Chinonye Chukwu’s next project will revisit a tragic, and galvanizing, moment in American history. According to Deadline, the “Clemency” filmmaker has signed on to direct a feature about Emmett Till, the 14-year-old Black boy who was tortured and lynched by two white men in 1955. The project will also center on his mother, Mamie Till Mobley, and her determination to obtain justice for her son, which helped spur the civil rights movement.
Till, a Chicago native, was visiting relatives in Money, Mississippi, when he was abducted, tortured, and shot in the back of the head by Roy Bryant and J.W. Milam. His body was then thrown into the Tallahatchie River. Emmett’s killers believed he had flirted with Bryant’s wife. They were acquitted by an all-white jury and later admitted to the murder, knowing that double jeopardy would shield them from punishment.
Mobley helped revitalize the civil rights movement by demanding an open-casket funeral for her son — she wanted “the world to see what they did to [her] baby.” Tens of thousands of people viewed Emmett’s body, and pictures of his casket and funeral were circulated across the country. Mobley also shared the story of her son on a successful NAACP tour.
Chukwu wrote the as-yet-untitled film with documentarian Keith Beauchamp and Michael J P Reilly. It is based on Beauchamp’s extensive research and his relationship with Mobley and Simeon Wright, a relative of Till’s who witnessed his kidnapping. “For more than 27 years, Beauchamp has investigated the kidnapping, torture, and murder of Emmett Till, allegedly for whistling at a white woman,” the source details. “His efforts succeeded in getting the United States Department of Justice to reopen the case in 2004.”
Production on the film is expected to take place next year, coinciding with Till’s 80th birthday. Whoopi Goldberg and James Bond franchise producer Barbara Broccoli are producing.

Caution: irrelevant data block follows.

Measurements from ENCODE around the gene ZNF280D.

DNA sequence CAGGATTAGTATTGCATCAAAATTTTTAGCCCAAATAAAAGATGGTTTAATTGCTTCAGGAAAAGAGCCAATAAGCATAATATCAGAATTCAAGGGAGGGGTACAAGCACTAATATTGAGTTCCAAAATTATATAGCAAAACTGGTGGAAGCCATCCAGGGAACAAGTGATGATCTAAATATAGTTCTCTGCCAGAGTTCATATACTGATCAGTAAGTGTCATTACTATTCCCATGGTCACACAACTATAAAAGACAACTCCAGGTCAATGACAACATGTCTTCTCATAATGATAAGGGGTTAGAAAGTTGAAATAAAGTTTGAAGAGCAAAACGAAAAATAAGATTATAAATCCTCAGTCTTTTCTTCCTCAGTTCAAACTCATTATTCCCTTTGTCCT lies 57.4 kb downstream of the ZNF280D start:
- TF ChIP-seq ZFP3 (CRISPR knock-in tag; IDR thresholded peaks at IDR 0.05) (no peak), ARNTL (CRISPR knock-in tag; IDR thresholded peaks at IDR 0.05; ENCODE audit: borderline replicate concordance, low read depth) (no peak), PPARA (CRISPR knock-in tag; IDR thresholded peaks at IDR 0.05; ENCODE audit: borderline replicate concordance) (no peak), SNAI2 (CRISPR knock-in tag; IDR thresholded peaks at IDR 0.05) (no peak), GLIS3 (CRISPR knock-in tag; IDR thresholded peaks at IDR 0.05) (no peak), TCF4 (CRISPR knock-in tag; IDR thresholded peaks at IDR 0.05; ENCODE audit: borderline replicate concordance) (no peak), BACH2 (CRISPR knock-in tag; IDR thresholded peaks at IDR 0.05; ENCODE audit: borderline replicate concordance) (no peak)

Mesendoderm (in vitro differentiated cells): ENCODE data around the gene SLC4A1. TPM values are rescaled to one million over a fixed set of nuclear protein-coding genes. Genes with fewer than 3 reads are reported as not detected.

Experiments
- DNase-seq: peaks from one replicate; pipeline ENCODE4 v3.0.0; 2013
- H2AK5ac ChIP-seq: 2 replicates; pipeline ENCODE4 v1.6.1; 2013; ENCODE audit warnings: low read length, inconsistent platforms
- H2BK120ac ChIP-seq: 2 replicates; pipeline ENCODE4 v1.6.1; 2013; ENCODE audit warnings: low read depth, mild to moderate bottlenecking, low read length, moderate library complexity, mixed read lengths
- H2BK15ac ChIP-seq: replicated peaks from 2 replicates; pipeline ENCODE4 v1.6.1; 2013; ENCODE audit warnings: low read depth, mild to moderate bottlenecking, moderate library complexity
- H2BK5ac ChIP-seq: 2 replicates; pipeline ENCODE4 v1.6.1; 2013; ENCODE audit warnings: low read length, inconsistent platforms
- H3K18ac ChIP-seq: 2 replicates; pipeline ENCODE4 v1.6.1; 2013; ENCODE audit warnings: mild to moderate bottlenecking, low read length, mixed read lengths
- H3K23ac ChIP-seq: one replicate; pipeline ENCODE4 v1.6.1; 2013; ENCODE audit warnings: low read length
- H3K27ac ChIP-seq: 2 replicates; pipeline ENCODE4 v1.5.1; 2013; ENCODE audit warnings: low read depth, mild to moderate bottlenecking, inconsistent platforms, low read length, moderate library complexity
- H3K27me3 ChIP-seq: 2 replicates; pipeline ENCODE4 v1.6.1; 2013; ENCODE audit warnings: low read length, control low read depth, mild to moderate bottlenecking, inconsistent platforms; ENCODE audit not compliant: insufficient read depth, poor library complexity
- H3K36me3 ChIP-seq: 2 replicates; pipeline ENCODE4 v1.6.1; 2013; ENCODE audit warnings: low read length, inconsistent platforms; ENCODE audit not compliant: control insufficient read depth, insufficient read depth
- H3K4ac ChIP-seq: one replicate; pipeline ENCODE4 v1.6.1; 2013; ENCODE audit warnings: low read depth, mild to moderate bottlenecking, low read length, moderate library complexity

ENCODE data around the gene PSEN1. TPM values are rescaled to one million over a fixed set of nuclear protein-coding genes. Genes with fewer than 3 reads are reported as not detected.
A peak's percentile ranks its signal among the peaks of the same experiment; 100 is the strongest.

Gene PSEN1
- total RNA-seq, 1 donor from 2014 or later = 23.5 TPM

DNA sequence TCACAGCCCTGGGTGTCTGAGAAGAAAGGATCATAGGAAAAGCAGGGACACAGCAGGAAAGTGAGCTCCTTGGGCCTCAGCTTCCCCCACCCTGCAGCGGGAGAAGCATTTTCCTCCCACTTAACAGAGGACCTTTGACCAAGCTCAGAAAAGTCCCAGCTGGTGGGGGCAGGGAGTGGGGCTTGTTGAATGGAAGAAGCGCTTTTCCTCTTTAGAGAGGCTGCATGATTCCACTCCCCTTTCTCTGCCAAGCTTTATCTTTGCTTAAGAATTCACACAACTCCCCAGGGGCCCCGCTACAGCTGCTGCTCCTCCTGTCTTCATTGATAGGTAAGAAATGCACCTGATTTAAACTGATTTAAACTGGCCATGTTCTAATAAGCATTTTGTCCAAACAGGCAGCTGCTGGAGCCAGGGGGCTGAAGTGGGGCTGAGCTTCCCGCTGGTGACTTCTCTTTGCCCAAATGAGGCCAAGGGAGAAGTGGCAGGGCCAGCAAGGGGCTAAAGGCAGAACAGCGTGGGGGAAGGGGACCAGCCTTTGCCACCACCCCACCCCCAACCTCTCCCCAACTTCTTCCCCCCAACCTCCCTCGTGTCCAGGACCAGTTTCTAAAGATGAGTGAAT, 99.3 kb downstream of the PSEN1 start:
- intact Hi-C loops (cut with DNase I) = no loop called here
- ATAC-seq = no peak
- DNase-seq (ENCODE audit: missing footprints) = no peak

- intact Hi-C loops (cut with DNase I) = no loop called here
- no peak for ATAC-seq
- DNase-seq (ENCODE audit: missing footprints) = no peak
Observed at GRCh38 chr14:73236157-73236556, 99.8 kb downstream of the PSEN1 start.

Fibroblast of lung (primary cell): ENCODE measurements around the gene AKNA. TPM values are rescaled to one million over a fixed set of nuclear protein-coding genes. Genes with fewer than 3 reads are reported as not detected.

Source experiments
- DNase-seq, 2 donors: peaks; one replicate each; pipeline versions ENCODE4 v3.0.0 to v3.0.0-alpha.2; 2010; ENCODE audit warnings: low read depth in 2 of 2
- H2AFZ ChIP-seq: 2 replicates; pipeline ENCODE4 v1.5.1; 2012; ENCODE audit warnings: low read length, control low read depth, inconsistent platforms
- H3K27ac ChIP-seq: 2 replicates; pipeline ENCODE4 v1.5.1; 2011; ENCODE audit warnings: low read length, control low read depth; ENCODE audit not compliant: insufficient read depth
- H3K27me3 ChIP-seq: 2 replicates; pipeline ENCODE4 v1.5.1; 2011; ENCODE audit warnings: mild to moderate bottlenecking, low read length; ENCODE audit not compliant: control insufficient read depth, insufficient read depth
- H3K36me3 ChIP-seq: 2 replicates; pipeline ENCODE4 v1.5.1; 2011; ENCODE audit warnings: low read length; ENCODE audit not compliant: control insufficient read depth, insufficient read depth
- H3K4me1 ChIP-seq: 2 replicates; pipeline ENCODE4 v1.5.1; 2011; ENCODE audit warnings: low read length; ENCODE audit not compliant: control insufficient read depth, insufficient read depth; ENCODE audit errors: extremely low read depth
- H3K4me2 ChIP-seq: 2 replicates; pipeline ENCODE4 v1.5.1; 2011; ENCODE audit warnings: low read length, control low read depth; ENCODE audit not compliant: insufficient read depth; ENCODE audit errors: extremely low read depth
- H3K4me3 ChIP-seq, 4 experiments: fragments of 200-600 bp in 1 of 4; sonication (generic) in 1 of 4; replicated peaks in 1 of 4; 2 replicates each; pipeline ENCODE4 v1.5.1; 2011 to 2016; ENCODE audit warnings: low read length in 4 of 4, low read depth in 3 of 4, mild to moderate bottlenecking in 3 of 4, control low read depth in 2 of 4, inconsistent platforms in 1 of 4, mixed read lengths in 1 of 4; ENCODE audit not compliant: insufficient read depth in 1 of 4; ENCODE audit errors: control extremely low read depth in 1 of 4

“I am deeply honored to be telling this story and working with such an incredible producing team,” Chukwu said. “Amidst the pain and brutality that is inherent to Mamie and Emmett’s story, I intend to delve deeply into their humanities, the love and joy they shared, and the activist consciousness that grows within Mamie as she seeks justice for her son.”
“Today the return of open racism reminds us that the real danger is in not telling Emmett Till’s story,” Goldberg added. “Chinonye Chukwu taking the helm as our director is an opportunity for us to step forward artfully and without fear to tell the truth. We could not be in better hands.”
“I’m truly excited that we are teaming up with Chinonye to tell this powerful story,” Beauchamp remarked. “With Emmett Till’s name being spoken today among Black Lives Matter chants, it is more important than ever to understand why this senseless murder took place and the selfless actions taken by my dear friend Mrs. Mamie Till Mobley that led to the mobilization of the Modern Day Civil Rights Movement.” He said, “This isn’t a movie, it’s a movement.”
The push to pass the “Emmett Till Antilynching Act” was renewed in the wake of the murders of George Floyd, Ahmaud Arbery, and Breonna Taylor and subsequent protests. It has overwhelming support in Congress, but Senator Rand Paul has stalled it.
Till’s original casket is now housed in the Smithsonian Museum of African American History & Culture. Mobley died in 2003 at the age of 81.
Chukwu became the first Black woman to win Sundance’s Grand Jury prize with “Clemency,” the portrait of a morally conflicted prison warden who oversees executions. She’s attached to helm the first two episodes of “Americanah,” HBO Max’s Lupita Nyong’o-starring adaptation of Chimamanda Ngozi Adichie’s best-seller. Chukwu’s other credits include “alaskaLand” and “Sorry for Your Loss.”